Prior to joining CDC, Dr. Ethier spent six years on the research faculty at Yale University working on studies of HIV, STDs, and unplanned pregnancy prevention among women and adolescents. In 1999, she joined CDC as a Senior Scientist in the Division of STD Prevention to lead the development and evaluation of interventions to prevent HIV, STDs, and teen pregnancy. She has served in a variety of leadership and management roles at CDC, including Acting Director of the Financial Management Office and the Division of Oral Health, as well as lead for the Adolescent Health Goal Team.
Dr. Ethier’s research has included psychosocial, behavioral, organizational and clinical factors related to women’s health, maternal health and adolescent sexual and reproductive health. She has authored or co-authored numerous articles and book chapters for peer-reviewed publications. Dr. Ethier earned her PhD in social psychology from the Graduate Center of the City University of New York.
Demetre Daskalakis, MD
Director, Division of HIV Prevention
Dr. Demetre Daskalakis is CDC’s Director of the Division of HIV Prevention (DHP) in the National Center for HIV, Viral Hepatitis, STD, and TB Prevention (NCHHSTP). He guides the Division in providing national leadership and support for HIV epidemiologic research and surveillance of the behaviors and determinants of HIV transmission and disease progression, and for prevention research and the development, implementation, and evaluation of evidence-based HIV prevention programs that serve people affected by or at risk for HIV.
Dr. Daskalakis began his career as an attending physician at Bellevue Hospital in New York City, New York (NYC), where he spearheaded several public health programs focused on community HIV testing and prevention. He has since served in a number of healthcare and public health capacities in NYC. Most recently, he served as the Deputy Commissioner for the Division of Disease Control at the NYC Department of Health and Mental Hygiene. Dr. Daskalakis directed the public health laboratory and all infectious disease control programs for NYC, including HIV, tuberculosis, sexually transmitted infections, vaccine-preventable diseases, and general communicable diseases. In addition to his leadership in infectious disease control efforts, he served as the NYC Department of Health and Mental Hygiene incident commander during the measles outbreak of 2018-2019, as well as the 2020 COVID-19 public health emergency.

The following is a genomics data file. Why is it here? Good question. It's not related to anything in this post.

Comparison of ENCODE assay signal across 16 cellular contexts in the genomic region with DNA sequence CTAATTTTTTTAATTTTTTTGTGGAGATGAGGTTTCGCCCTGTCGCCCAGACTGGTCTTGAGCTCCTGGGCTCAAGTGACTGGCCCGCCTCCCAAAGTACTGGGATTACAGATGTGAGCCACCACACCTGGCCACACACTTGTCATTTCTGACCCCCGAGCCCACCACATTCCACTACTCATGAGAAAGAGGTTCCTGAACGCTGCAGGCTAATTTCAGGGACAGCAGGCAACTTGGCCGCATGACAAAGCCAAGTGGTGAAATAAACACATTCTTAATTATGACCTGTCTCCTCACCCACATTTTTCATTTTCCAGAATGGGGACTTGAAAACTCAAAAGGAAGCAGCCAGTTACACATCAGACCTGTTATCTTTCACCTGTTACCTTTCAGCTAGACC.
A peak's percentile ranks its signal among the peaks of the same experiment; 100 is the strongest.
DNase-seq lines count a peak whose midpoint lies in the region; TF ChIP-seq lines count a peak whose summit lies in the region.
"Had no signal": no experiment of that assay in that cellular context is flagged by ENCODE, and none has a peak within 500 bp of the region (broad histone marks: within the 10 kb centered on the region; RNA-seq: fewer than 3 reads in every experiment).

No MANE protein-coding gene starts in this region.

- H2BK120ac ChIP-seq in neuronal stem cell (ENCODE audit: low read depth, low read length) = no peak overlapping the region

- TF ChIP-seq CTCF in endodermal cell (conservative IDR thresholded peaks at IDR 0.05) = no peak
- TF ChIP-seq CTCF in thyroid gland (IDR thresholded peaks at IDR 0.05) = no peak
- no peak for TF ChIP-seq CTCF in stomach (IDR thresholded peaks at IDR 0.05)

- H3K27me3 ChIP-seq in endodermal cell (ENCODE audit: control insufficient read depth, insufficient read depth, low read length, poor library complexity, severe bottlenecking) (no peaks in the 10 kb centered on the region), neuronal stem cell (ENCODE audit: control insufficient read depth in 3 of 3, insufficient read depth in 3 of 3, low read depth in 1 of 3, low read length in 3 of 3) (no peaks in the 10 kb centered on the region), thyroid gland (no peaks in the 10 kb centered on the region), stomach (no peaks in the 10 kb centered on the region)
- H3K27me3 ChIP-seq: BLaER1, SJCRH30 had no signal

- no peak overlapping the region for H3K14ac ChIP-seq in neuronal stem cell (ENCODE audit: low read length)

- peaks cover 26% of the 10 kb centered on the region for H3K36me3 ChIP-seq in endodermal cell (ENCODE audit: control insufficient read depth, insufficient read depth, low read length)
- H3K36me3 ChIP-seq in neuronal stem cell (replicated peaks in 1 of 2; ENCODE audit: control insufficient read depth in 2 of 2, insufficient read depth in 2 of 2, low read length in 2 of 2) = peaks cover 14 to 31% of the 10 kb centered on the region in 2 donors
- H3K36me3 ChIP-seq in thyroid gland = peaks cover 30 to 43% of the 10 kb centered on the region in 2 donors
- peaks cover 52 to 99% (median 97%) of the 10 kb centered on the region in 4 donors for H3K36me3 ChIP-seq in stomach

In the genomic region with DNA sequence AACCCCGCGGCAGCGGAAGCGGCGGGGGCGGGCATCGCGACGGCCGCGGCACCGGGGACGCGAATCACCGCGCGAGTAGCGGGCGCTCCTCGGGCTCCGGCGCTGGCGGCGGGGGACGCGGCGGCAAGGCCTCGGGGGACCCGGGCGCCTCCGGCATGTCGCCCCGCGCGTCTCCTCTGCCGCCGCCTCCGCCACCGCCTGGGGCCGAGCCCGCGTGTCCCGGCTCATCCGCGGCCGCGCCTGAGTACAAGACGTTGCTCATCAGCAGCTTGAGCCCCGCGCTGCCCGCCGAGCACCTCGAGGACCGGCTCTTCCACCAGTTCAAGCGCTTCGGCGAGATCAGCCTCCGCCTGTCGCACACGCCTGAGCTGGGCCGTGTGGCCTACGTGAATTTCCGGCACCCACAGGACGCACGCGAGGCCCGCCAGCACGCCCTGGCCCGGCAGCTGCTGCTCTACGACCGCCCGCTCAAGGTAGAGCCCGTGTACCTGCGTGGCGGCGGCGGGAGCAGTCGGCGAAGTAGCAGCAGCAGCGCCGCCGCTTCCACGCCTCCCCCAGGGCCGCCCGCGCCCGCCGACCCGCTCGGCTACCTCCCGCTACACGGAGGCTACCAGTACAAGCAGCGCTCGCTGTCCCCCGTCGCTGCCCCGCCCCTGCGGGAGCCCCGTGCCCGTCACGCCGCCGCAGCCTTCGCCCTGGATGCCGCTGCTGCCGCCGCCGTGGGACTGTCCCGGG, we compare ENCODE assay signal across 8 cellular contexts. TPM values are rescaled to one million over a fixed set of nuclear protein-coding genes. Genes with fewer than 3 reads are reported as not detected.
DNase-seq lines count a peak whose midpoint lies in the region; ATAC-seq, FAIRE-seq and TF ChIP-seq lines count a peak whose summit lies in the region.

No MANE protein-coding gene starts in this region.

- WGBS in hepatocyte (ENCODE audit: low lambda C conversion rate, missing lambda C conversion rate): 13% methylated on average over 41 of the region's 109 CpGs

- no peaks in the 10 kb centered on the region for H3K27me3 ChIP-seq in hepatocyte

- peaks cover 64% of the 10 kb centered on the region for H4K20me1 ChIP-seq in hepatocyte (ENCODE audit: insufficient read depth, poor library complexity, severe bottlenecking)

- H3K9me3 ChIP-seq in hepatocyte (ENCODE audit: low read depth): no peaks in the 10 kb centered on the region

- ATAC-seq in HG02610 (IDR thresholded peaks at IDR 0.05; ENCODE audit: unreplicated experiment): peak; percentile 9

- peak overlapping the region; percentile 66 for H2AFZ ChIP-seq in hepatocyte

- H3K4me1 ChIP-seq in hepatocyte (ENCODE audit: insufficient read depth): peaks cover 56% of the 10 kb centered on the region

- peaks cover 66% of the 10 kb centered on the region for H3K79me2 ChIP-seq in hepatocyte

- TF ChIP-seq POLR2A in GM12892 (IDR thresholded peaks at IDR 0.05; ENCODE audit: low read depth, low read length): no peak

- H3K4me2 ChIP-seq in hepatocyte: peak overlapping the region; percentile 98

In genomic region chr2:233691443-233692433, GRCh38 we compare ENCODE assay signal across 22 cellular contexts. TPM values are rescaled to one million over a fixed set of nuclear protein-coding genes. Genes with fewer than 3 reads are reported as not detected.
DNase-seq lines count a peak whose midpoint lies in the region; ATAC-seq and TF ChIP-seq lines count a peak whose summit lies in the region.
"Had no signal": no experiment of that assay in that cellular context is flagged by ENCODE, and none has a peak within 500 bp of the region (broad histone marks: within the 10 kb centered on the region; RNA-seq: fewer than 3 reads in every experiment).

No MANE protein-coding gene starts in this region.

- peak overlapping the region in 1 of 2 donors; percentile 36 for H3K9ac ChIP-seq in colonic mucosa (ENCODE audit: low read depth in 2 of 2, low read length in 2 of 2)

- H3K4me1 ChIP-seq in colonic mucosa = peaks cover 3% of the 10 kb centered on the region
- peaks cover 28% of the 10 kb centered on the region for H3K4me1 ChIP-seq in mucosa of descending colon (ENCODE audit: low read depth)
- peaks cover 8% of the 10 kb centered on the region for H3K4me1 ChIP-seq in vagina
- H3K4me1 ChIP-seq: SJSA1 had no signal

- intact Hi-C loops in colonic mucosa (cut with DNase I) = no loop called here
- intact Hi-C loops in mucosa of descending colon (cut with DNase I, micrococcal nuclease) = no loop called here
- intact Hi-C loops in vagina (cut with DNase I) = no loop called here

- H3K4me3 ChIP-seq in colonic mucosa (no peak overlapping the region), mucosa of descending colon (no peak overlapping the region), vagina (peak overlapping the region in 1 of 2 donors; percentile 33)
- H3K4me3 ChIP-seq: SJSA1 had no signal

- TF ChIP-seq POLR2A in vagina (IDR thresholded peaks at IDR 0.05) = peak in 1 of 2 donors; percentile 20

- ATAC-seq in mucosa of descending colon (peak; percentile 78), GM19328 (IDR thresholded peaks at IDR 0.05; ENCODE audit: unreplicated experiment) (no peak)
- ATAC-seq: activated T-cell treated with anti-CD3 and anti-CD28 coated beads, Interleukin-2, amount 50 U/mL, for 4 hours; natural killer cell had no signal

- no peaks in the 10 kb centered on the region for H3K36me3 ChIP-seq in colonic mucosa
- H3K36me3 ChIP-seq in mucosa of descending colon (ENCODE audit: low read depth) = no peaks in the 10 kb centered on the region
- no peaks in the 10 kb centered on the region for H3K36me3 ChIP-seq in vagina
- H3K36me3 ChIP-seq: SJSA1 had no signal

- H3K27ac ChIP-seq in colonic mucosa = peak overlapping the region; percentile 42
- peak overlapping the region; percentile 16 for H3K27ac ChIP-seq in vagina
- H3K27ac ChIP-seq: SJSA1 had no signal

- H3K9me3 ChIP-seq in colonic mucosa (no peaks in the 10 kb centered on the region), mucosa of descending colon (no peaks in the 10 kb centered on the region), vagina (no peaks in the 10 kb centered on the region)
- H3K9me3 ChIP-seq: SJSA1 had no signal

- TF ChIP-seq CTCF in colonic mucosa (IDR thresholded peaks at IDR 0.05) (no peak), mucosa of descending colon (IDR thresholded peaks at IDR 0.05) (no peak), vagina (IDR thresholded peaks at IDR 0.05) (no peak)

Dr. Daskalakis received his medical education from the NYU School of Medicine and completed his residency training at Beth Israel Deaconess Medical Center in Boston. He also completed clinical infectious disease fellowships at the Brigham and Women’s Massachusetts General Hospital combined program and received a Master of Public Health from the Harvard T.H. Chan School of Public Health. Dr. Daskalakis is recognized nationally and internationally as an expert in HIV prevention and has focused much of his career on the treatment and prevention of HIV and other STIs as an activist physician with a focus on LGBTQIA+ communities.